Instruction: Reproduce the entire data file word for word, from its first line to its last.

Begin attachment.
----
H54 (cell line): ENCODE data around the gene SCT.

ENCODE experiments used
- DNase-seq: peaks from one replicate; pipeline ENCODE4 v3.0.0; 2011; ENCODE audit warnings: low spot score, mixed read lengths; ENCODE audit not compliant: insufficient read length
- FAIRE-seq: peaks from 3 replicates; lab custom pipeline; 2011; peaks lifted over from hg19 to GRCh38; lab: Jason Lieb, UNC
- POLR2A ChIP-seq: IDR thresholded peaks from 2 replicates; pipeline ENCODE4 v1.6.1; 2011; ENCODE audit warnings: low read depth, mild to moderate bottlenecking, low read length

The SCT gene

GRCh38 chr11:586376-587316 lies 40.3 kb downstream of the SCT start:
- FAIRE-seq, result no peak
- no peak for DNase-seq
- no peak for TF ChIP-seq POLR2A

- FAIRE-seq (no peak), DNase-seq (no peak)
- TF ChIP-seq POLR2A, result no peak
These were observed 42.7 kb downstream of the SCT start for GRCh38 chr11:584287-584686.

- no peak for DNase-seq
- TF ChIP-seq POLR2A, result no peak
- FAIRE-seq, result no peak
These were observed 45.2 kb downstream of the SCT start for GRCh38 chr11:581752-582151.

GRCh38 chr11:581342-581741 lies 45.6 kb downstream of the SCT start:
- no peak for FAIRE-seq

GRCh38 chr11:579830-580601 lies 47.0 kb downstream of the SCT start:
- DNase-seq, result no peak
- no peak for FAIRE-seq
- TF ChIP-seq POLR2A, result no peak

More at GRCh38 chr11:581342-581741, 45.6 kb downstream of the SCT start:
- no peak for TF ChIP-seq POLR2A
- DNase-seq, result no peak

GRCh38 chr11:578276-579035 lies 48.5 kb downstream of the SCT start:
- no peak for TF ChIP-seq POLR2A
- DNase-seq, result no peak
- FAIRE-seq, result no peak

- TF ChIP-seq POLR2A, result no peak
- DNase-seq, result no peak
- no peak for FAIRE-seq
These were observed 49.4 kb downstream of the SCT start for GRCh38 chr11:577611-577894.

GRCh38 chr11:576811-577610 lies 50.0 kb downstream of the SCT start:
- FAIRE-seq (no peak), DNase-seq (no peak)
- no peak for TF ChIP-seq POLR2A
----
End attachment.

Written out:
H54 (cell line): ENCODE data around the gene SCT.

ENCODE experiments used
- DNase-seq: peaks from one replicate; pipeline ENCODE4 v3.0.0; 2011; ENCODE audit warnings: low spot score, mixed read lengths; ENCODE audit not compliant: insufficient read length
- FAIRE-seq: peaks from 3 replicates; lab custom pipeline; 2011; peaks lifted over from hg19 to GRCh38; lab: Jason Lieb, UNC
- POLR2A ChIP-seq: IDR thresholded peaks from 2 replicates; pipeline ENCODE4 v1.6.1; 2011; ENCODE audit warnings: low read depth, mild to moderate bottlenecking, low read length

The SCT gene

GRCh38 chr11:586376-587316 lies 40.3 kb downstream of the SCT start:
- FAIRE-seq, result no peak
- no peak for DNase-seq
- no peak for TF ChIP-seq POLR2A

- FAIRE-seq (no peak), DNase-seq (no peak)
- TF ChIP-seq POLR2A, result no peak
These were observed 42.7 kb downstream of the SCT start for GRCh38 chr11:584287-584686.

- no peak for DNase-seq
- TF ChIP-seq POLR2A, result no peak
- FAIRE-seq, result no peak
These were observed 45.2 kb downstream of the SCT start for GRCh38 chr11:581752-582151.

GRCh38 chr11:581342-581741 lies 45.6 kb downstream of the SCT start:
- no peak for FAIRE-seq

GRCh38 chr11:579830-580601 lies 47.0 kb downstream of the SCT start:
- DNase-seq, result no peak
- no peak for FAIRE-seq
- TF ChIP-seq POLR2A, result no peak

More at GRCh38 chr11:581342-581741, 45.6 kb downstream of the SCT start:
- no peak for TF ChIP-seq POLR2A
- DNase-seq, result no peak

GRCh38 chr11:578276-579035 lies 48.5 kb downstream of the SCT start:
- no peak for TF ChIP-seq POLR2A
- DNase-seq, result no peak
- FAIRE-seq, result no peak

- TF ChIP-seq POLR2A, result no peak
- DNase-seq, result no peak
- no peak for FAIRE-seq
These were observed 49.4 kb downstream of the SCT start for GRCh38 chr11:577611-577894.

GRCh38 chr11:576811-577610 lies 50.0 kb downstream of the SCT start:
- FAIRE-seq (no peak), DNase-seq (no peak)
- no peak for TF ChIP-seq POLR2A